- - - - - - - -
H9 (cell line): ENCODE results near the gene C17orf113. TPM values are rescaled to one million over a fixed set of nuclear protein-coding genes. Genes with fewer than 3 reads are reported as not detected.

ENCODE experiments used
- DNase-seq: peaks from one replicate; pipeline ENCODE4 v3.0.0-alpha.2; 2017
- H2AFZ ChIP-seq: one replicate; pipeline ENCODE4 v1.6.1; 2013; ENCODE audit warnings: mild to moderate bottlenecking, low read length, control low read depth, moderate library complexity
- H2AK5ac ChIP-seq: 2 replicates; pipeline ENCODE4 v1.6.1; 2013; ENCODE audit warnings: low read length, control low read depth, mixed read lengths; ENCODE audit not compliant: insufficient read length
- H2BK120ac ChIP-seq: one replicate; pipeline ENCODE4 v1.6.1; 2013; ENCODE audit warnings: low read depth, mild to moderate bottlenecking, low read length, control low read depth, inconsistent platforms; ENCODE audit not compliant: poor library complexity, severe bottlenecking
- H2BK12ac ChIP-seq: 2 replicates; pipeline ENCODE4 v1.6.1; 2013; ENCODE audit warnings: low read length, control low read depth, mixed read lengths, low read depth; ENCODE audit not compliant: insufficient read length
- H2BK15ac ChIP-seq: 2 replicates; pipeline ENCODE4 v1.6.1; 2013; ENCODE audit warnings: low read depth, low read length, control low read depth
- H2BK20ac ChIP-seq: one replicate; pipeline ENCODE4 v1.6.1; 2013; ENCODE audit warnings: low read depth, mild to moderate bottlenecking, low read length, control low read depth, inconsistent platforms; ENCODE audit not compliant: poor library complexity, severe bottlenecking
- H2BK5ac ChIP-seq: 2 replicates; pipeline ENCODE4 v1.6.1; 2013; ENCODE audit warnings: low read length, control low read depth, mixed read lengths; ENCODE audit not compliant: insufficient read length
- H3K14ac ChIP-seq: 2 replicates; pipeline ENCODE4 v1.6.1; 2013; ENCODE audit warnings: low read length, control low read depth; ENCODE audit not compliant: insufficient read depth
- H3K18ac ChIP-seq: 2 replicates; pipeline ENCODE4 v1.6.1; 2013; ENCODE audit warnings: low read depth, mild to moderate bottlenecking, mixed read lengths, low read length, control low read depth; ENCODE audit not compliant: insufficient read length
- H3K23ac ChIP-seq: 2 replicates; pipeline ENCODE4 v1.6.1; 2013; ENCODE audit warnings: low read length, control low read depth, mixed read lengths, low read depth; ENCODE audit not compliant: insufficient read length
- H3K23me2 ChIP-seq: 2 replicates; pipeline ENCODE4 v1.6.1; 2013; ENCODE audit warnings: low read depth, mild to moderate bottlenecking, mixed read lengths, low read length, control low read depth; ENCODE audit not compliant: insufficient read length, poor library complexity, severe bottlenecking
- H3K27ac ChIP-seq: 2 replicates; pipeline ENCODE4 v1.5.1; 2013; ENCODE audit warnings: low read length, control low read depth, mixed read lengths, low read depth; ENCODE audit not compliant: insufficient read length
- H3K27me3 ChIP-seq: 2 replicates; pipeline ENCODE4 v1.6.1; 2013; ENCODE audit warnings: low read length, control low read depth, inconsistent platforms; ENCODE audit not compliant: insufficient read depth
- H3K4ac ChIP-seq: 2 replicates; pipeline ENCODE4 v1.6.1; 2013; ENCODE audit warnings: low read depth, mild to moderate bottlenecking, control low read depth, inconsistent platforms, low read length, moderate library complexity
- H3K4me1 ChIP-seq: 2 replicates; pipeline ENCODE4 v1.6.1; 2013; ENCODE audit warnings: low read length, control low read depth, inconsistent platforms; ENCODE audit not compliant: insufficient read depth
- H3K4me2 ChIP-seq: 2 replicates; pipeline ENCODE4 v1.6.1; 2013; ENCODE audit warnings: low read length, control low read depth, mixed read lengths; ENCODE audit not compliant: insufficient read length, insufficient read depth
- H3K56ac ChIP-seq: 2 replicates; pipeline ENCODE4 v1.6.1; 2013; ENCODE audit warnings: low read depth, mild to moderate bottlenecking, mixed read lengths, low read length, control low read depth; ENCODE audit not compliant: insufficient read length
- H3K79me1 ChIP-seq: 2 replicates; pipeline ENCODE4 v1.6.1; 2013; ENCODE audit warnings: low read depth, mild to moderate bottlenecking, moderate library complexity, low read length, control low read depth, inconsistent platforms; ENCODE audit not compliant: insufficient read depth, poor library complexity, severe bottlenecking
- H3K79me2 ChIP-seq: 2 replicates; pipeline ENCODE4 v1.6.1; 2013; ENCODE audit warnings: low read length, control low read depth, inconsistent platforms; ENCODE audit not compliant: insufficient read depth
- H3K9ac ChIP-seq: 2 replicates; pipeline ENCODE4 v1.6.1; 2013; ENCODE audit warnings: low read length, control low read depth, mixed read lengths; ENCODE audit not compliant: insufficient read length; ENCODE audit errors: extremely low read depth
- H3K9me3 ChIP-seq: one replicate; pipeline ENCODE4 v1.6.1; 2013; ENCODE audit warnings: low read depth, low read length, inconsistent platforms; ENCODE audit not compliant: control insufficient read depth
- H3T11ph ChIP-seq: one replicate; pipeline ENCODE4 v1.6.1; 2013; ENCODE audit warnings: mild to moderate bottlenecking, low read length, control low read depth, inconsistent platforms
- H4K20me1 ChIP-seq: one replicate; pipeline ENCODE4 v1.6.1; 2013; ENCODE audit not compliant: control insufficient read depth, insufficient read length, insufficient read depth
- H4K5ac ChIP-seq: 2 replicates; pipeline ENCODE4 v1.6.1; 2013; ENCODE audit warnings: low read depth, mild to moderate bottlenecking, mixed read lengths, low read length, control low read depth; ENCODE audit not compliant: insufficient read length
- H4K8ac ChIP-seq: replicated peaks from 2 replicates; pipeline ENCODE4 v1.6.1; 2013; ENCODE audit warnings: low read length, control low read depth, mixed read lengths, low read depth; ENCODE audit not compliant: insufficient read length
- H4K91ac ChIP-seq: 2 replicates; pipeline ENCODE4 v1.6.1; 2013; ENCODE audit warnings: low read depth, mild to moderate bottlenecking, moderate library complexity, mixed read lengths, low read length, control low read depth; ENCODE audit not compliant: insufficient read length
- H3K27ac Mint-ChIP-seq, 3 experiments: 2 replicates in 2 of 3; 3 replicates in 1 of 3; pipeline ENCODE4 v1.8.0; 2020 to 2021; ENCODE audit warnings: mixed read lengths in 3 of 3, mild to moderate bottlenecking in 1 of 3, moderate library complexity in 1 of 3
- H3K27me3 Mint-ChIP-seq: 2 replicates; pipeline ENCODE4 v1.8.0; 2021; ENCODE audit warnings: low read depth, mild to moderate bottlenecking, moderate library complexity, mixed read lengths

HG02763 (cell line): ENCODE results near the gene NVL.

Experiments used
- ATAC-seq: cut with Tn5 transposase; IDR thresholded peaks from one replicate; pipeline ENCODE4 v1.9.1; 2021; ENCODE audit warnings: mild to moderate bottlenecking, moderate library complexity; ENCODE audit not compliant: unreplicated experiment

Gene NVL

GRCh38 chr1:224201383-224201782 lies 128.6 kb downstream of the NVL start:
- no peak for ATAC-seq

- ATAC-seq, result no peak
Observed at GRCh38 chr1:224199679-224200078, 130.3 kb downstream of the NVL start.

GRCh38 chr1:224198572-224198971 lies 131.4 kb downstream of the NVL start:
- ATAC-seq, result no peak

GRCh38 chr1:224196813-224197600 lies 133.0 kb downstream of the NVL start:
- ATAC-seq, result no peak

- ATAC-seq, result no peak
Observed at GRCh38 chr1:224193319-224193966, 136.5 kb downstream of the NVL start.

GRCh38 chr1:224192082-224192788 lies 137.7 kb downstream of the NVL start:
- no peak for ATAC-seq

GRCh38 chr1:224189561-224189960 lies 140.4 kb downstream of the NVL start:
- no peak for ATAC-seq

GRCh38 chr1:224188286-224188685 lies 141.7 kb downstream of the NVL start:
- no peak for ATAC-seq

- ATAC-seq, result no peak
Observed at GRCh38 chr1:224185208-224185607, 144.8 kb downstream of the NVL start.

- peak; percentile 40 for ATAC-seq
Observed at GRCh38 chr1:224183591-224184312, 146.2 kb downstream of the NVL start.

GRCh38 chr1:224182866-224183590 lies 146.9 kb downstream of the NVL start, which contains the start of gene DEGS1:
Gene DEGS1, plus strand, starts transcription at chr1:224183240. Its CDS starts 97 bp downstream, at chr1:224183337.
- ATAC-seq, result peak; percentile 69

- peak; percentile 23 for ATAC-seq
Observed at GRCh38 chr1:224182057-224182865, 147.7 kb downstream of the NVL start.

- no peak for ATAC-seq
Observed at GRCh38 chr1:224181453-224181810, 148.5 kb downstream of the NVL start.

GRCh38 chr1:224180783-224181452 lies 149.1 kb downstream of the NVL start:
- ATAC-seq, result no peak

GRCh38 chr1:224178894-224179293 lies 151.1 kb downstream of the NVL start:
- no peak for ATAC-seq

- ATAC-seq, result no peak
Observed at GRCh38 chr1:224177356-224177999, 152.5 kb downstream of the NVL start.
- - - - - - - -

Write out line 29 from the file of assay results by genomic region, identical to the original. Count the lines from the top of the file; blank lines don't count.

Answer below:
- H4K91ac ChIP-seq: 2 replicates; pipeline ENCODE4 v1.6.1; 2013; ENCODE audit warnings: low read depth, mild to moderate bottlenecking, moderate library complexity, mixed read lengths, low read length, control low read depth; ENCODE audit not compliant: insufficient read length